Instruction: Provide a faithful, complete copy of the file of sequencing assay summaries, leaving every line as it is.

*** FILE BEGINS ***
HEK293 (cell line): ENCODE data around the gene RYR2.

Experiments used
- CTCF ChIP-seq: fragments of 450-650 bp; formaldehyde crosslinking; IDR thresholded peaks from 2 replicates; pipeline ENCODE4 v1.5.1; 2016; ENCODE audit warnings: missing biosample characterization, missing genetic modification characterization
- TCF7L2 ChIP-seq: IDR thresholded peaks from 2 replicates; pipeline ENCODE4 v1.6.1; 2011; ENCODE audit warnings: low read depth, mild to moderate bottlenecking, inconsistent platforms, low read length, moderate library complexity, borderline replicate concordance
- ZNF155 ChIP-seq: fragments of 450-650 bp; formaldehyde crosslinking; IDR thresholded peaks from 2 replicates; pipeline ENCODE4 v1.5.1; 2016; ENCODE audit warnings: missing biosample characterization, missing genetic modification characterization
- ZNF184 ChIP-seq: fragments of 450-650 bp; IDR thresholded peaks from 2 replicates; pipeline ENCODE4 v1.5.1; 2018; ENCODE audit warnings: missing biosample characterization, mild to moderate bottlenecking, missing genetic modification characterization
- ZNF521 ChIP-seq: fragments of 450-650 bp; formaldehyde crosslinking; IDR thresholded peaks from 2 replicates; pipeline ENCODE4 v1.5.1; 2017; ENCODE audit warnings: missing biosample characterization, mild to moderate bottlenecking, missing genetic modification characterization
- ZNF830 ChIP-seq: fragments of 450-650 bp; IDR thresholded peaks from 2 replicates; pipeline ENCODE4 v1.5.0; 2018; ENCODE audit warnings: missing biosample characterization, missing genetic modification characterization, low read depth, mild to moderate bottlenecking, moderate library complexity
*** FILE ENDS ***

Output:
HEK293 (cell line): ENCODE data around the gene RYR2.

Experiments used
- CTCF ChIP-seq: fragments of 450-650 bp; formaldehyde crosslinking; IDR thresholded peaks from 2 replicates; pipeline ENCODE4 v1.5.1; 2016; ENCODE audit warnings: missing biosample characterization, missing genetic modification characterization
- TCF7L2 ChIP-seq: IDR thresholded peaks from 2 replicates; pipeline ENCODE4 v1.6.1; 2011; ENCODE audit warnings: low read depth, mild to moderate bottlenecking, inconsistent platforms, low read length, moderate library complexity, borderline replicate concordance
- ZNF155 ChIP-seq: fragments of 450-650 bp; formaldehyde crosslinking; IDR thresholded peaks from 2 replicates; pipeline ENCODE4 v1.5.1; 2016; ENCODE audit warnings: missing biosample characterization, missing genetic modification characterization
- ZNF184 ChIP-seq: fragments of 450-650 bp; IDR thresholded peaks from 2 replicates; pipeline ENCODE4 v1.5.1; 2018; ENCODE audit warnings: missing biosample characterization, mild to moderate bottlenecking, missing genetic modification characterization
- ZNF521 ChIP-seq: fragments of 450-650 bp; formaldehyde crosslinking; IDR thresholded peaks from 2 replicates; pipeline ENCODE4 v1.5.1; 2017; ENCODE audit warnings: missing biosample characterization, mild to moderate bottlenecking, missing genetic modification characterization
- ZNF830 ChIP-seq: fragments of 450-650 bp; IDR thresholded peaks from 2 replicates; pipeline ENCODE4 v1.5.0; 2018; ENCODE audit warnings: missing biosample characterization, missing genetic modification characterization, low read depth, mild to moderate bottlenecking, moderate library complexity